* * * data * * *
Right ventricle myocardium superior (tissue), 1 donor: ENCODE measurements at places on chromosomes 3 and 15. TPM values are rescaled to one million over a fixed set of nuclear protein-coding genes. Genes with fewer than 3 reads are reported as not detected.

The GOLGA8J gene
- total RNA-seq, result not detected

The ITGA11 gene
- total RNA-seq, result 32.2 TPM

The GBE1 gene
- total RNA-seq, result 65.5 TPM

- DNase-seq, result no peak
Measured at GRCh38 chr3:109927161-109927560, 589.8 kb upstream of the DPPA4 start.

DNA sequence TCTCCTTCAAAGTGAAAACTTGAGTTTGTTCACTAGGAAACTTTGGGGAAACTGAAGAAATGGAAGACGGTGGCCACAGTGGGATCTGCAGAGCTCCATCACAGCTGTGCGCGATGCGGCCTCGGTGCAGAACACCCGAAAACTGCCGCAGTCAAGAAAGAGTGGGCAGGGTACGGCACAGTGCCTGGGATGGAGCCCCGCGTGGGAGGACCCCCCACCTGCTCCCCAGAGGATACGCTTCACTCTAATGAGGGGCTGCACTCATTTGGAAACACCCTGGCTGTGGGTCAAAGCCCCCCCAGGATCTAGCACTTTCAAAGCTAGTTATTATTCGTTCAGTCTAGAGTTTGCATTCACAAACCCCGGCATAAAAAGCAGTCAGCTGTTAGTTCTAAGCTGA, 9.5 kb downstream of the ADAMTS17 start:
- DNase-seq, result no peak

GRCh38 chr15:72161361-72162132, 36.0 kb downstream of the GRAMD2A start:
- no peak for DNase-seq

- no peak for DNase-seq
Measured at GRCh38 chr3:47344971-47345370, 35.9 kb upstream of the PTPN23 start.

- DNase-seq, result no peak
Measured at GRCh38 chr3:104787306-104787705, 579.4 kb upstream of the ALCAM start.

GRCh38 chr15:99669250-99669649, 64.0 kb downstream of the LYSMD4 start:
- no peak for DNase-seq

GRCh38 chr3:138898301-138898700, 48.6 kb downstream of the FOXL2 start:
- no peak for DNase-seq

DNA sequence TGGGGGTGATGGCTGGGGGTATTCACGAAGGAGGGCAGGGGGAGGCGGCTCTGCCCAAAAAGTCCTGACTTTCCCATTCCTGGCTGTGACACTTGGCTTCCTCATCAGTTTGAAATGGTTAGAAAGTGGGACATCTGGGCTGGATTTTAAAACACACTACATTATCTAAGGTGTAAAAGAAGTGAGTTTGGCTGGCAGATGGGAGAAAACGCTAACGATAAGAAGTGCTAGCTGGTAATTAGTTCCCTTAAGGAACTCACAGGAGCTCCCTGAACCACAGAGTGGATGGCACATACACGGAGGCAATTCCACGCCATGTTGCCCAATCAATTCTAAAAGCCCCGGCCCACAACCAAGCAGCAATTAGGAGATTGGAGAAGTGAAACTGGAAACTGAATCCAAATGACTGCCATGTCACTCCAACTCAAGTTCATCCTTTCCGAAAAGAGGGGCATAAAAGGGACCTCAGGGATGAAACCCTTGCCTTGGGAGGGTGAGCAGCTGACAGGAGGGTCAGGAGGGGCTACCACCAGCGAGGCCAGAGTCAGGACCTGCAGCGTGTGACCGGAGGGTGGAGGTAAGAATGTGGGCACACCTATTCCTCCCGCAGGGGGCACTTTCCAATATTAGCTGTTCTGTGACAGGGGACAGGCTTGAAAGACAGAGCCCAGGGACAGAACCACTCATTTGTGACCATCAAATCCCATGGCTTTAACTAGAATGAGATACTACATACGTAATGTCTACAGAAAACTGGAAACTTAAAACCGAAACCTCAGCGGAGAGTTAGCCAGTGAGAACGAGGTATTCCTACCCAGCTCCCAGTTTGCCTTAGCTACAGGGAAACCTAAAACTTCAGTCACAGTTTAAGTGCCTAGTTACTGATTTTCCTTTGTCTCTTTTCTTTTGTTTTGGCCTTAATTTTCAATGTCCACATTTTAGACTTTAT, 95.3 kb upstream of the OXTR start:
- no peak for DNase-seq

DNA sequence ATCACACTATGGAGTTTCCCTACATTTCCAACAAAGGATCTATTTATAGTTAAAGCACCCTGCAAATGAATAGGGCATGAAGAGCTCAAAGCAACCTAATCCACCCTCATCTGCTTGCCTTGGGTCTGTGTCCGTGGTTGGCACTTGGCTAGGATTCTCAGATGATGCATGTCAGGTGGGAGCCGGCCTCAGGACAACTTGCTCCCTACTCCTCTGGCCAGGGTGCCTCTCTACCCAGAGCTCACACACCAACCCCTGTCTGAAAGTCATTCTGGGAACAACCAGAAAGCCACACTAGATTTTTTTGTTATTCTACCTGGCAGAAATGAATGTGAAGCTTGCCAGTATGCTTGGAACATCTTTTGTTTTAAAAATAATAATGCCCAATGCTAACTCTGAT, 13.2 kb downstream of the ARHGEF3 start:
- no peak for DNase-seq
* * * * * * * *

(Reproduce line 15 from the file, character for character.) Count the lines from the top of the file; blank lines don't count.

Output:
Measured at GRCh38 chr3:47344971-47345370, 35.9 kb upstream of the PTPN23 start.